'GM is one of those things that divides people.'
Princess Anne has spoken in favour of the use of genetically modified (GM) crops, arguing the technology has real benefits
The real question is just how long GM will take to die, how many further environmental problems it will cause in going, and how much more research money which is desperately needed for projects which are actually useful for farmers will be wasted before the Government and many scientists in a country like England realise that they are wasting their time, and all too often, your money.
'Hype' might be more likely built up around the latest boyband, but many emerging technologies also rely on good marketing to bring in investment and support. Science might not get the queues (apart from the Apple store) but in the same way Apple has fumbled with the iPhone 6, many technologies are subject to a major backlash.
The concerns about GM biotechnology are, it seems, similar to those engendered by nuclear accidents: after the immediate devastation comes the anxiety about the long term effects. The fallout associated with genetic engineering is involving us in a something which could be even more far reaching than radioactive pollution.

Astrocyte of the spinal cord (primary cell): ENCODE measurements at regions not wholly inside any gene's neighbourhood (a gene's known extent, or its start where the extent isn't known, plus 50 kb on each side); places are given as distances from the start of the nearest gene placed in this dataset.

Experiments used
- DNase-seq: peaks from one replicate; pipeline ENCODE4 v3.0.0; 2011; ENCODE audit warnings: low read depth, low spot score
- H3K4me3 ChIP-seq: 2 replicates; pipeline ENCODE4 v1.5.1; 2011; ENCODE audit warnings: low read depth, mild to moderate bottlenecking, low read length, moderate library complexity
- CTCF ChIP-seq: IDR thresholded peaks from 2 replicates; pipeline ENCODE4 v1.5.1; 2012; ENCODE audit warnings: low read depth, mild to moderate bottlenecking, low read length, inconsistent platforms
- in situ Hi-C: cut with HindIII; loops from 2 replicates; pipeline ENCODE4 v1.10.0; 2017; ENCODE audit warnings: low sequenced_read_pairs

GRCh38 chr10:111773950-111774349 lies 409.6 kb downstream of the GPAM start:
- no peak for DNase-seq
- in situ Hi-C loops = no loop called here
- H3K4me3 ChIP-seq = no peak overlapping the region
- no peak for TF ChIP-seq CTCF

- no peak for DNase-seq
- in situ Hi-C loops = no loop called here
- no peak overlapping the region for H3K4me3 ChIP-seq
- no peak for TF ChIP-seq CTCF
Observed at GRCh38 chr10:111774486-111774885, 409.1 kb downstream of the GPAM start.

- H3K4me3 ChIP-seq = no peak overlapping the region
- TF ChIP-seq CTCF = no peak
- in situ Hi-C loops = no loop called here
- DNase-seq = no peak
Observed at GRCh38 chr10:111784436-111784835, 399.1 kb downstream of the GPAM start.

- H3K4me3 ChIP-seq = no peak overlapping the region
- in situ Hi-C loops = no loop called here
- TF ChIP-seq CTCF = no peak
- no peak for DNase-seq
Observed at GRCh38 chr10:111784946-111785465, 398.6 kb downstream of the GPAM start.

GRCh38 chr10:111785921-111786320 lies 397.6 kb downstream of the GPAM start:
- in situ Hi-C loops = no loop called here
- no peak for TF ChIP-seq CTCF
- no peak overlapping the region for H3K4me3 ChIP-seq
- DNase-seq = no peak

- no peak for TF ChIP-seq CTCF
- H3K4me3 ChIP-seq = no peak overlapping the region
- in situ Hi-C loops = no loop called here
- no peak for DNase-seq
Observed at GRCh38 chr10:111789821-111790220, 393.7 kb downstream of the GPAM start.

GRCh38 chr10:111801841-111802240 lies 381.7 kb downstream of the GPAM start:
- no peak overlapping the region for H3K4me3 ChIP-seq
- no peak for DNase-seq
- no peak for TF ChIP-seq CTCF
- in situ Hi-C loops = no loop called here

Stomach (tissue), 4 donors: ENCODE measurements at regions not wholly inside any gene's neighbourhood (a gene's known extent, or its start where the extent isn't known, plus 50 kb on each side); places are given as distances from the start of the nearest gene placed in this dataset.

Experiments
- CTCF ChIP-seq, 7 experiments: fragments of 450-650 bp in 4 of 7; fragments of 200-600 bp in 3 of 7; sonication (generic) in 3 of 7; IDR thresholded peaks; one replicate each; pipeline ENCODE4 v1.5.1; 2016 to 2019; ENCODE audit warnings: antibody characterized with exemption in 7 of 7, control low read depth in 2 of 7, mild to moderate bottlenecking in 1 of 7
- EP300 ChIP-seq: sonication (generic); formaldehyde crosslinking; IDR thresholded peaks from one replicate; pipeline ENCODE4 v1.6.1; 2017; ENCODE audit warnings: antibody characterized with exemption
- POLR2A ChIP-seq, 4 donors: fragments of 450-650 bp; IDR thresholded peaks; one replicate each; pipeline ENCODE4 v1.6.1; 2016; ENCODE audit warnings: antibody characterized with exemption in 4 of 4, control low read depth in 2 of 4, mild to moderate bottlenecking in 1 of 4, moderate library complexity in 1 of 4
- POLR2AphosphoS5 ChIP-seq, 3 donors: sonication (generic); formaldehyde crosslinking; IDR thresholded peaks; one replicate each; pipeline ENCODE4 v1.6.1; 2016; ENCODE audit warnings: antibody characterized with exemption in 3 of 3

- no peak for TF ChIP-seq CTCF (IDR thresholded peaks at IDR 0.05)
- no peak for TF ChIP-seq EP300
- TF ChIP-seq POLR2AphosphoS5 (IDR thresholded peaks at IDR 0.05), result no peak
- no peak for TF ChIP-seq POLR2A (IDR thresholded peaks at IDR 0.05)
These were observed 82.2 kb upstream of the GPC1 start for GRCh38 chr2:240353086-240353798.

There was an odd reaction from the National Farmers' Union (NFU) at their Birmingham Conference this week to proposals for controlled floodwater attenuation in upland farms (and elsewhere); condemning such plans as "ludicrous".
Governments, businesses and individuals are trying to identify how best to address the fact that current approaches to operations are not only driving this change but may also be fundamentally unsustainable in the long term.
"Wicked" opponents of genetically modified food allow children to "go blind and die because of a hang-up by a small number
Nick Clegg has said he does not "knowingly" give his children GM food and said the government should take a "cautious" approach
Environment Secretary Owen Paterson is set to reopen the controversy over genetically modified crops with a speech extolling